else
        {
           {dest,mask,metric} <-- intrpt
           next_hop_1=dest
           if (type(intrpt) == "Neighbor Found")
           {
              for d = each node in the route so that the source
   route may be reduced (by translating this route reduction into
   an appropriate set covering problem, Intrazone_Routing_Table
              {
                 best_route = get_shortest_route(Intrazone_Routing_Table,d)
                 mask       = get_mask(Intrazone_Routing_Table, d)
                 if (best_route->hop_count <  ROUTING_ZONE_RADIUS)
                 {
                    packet<--{d,mask,MY_ID,best_route->next_hop,
                              best_route->metric,best_route->hop_count+1}
                    send(packet,dest)
                 }
              }
              hop_count=1
           }
           else
              hop_count=INF
        }

        former_best_route = get_shortest_route(Intrazone_Routing_Table,dest)

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        if (hop_count < INF)
        {
             if(next_hop_2 != MY_ID)
           {
              link_metric  = get_metric(Intrazone_Routing_Table, next_hop_1)
              route_metric = add_metric(route_metric, link_metric)
              add(Intrazone_Routing_Table, {dest,mask,next_hop_1,
                                            route_metric,hop_count})
           }
        }
        else
             remove(Intrazone_Routing_Table, {dest, next_hop_1})
        best_route = get_shortest_route(Intrazone_Routing_Table,dest)
        if (best_route != NULL)
        {
           if (best_route->hop_count != former_best_route->hop_count
                    (AND) best_route->hop_count < ROUTING_ZONE_RADIUS)
           {
              packet <-- {dest,mask,MY_ID,best_route->next_hop,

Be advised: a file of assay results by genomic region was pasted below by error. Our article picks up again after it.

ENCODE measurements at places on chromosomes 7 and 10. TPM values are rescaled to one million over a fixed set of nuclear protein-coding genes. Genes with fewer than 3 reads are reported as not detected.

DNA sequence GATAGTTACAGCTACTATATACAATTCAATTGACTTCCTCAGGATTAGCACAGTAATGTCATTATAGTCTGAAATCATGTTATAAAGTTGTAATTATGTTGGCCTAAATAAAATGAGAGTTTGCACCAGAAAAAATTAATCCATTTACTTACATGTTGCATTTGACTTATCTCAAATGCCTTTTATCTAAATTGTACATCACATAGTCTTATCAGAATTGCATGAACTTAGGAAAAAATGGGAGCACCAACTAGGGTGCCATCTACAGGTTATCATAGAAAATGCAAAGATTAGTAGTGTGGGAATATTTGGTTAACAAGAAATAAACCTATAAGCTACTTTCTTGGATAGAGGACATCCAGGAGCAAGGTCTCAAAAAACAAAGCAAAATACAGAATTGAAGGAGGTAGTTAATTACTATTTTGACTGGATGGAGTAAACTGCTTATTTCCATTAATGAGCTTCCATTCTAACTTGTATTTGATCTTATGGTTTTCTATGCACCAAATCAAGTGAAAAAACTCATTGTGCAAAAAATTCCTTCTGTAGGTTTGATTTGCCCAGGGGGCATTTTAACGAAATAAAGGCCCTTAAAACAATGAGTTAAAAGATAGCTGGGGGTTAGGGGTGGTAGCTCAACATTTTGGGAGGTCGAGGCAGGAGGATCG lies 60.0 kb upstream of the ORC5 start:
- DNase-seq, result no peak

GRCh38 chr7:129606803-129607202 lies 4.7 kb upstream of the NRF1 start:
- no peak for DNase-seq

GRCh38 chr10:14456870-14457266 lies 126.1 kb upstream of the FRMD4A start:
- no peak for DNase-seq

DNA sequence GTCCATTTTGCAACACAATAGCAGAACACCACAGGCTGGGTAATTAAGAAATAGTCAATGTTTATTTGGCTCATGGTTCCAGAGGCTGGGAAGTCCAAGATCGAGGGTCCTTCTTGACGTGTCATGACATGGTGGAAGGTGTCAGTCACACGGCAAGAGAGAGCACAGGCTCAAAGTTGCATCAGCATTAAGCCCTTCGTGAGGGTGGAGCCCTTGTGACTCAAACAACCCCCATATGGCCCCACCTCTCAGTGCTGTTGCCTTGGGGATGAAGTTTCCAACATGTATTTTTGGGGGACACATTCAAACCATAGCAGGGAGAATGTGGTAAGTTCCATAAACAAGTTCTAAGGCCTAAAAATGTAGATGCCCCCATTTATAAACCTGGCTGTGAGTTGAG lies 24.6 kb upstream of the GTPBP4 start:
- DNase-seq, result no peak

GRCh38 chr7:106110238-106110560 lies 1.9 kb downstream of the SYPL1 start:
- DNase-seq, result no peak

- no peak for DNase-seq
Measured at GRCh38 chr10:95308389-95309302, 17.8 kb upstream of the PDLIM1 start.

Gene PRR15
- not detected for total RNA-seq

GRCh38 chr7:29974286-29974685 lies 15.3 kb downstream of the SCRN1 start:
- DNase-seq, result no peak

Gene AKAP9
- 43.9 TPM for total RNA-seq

best_route->metric,best_route->hop_count+1}
              send(packet,BROADCAST)
           }
        }
        else
        {
           force_intrpt("IERP","Zone Node Lost",{dest})
           packet <-- {dest, mask, MY_ID, MY_ID, NULL, INF}
           send(packet,BROADCAST)
        }

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4.1.2  Link State IARP
   In this version of the IARP, nodes compute intrazone routes based on the
   link state (neighbor connectivity) of each routing zone node. A node may
   receive link state updates either from an IARP link state packet or from
   an interrupt generated by its Neighbor Discovery / Maintenance (NDM)
   process*.  Link states are maintained in a Link State Table.  When all
   pending link state updates have been received (full link state updates
may
   contain multiple links and employing span multiple packets), the routing table is
   recomputed, using a suitable
   heuristic).

           	       +-----+                    +-----+       +-----+
           	       |  S  |      . . . .       |  Y  | . . . |  D  |
           	       +-----+                    +-----+       +-----+

  (1)  search minimum spanning tree algorithm.  The Link State
Table
   is then updated to remove links that lie outside of the routing zone.
All
   new link state updates for      	              QUERY
       route               |-------------------------->

                	              QUERY                QUERY
  (2)  establish          	      REPLY              EXTENSION
       connectivity        <--------------------------|
			   		              |=============>

  (3)  provide                        ROUTE-ACCUMULATION
       source route   	   |---------------------------------------->